Pritam Rohila Travels

Reports of my travels along with some pictures

Feb 29, 2008

2007 Austria, Vienna
September 27-October 14, 2007

October 12

Sometime after leaving Maribor, Slovenia, we took a toll highway to our final destination, Vienna, Austria.

Close to our destination we went over a suspension bridge across the Blue Danube River to enter
the city.

We reached Nh Danube City, our hotel in Vienna, late in the afternoon. After freshening up, I went out exploring the area around the hotel, located in the city’s newest districts city across the Danube River.

The Austria Center was established here in 1970’s. I met an Indian Sikh gentleman there. He was selling magazines.

The Austria Center is adorned with some unusual sculptures by Bruno Gironcoli, a reputable native sculptor.

Since the establishment of the Austria Center, UN Complex has been built. It houses several international organizations such as the United Nations Industrial Development Organization, International Atomic Energy Agency, and Organization of Petroleum Exporting Countries.
October 13

Next morning we started our guided tour of Vienna.

Vienna has been a capital for a very long time. It was the capital of the Austrian Empire in 1804, of the enlarged Austro-Hungarian Empire in 1867, of the First Austrian Republic in 1918, and of the German Empire after Adolf Hitler’s triumphant entry here in 1938. It again became capital of Austria, following its fall to the Soviets.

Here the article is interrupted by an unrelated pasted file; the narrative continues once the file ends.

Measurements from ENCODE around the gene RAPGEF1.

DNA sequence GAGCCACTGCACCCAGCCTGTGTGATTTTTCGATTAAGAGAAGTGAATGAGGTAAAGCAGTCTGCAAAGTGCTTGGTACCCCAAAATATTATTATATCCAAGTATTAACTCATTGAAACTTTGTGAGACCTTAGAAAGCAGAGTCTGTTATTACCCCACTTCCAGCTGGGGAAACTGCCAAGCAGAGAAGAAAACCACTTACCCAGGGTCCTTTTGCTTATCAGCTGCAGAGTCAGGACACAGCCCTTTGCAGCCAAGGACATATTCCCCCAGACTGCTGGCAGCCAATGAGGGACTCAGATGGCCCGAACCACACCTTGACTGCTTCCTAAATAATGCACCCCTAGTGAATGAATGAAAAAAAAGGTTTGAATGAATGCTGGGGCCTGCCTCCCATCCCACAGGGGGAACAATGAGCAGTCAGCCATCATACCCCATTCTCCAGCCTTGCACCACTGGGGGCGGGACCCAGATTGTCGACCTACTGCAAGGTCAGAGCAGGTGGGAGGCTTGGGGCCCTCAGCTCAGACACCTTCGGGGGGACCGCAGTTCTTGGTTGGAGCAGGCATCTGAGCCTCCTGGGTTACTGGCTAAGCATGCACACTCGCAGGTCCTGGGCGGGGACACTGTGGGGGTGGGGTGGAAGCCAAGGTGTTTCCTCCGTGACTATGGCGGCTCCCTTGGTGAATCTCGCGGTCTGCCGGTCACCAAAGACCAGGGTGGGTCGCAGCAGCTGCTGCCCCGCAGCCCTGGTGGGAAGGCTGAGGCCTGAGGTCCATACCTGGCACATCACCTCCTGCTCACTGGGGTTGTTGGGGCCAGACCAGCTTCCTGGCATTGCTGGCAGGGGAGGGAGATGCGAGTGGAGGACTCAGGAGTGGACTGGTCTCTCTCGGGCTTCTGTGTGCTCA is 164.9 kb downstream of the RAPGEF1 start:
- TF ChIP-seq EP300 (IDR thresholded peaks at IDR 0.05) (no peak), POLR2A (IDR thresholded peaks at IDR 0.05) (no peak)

Now with a population of 1.7 million, Vienna is the largest city of Austria. Also it is the country’s political, economic and cultural capital.

First we went to the Schonbrunn Palace and its beautiful gardens. Originally built at the end of the 17th century, the Palace was gifted to Maria Theresa by her father. She was a reigning Archduchess of Austria, a Queen of Hungary, Croatia, and Bohemia, and Empress of the Holy Empire. A mother of 16 children, she ruled for 40 years (1740-1780).

Until the abdication of Charles I of Austria, it continued to the imperial summer residence, except during the life of Franz Josef of Austria, who spent most of his life - since his birth till his death in 1916 – in this palace. In 1996, the Palace and the Garden got listed as UNESCO’s World Cultural Heritage Site.

After her coronation, Maria Theresa had the palace heavily modified and used it as her summer residence.

We posed for a group picture in front of the Palace. Roman, our Tour Directors, patiently photographed with the cameras of each one of us.

Then we were ready for an escorted tour of some of the rooms of the Palace. Unfortunately, we were not allowed to take pictures inside the Palace.

The Palace has a vast complex of gardens. The sculpted garden behind the Palace is the most popular of all.

This garden extends to the Neptune Well.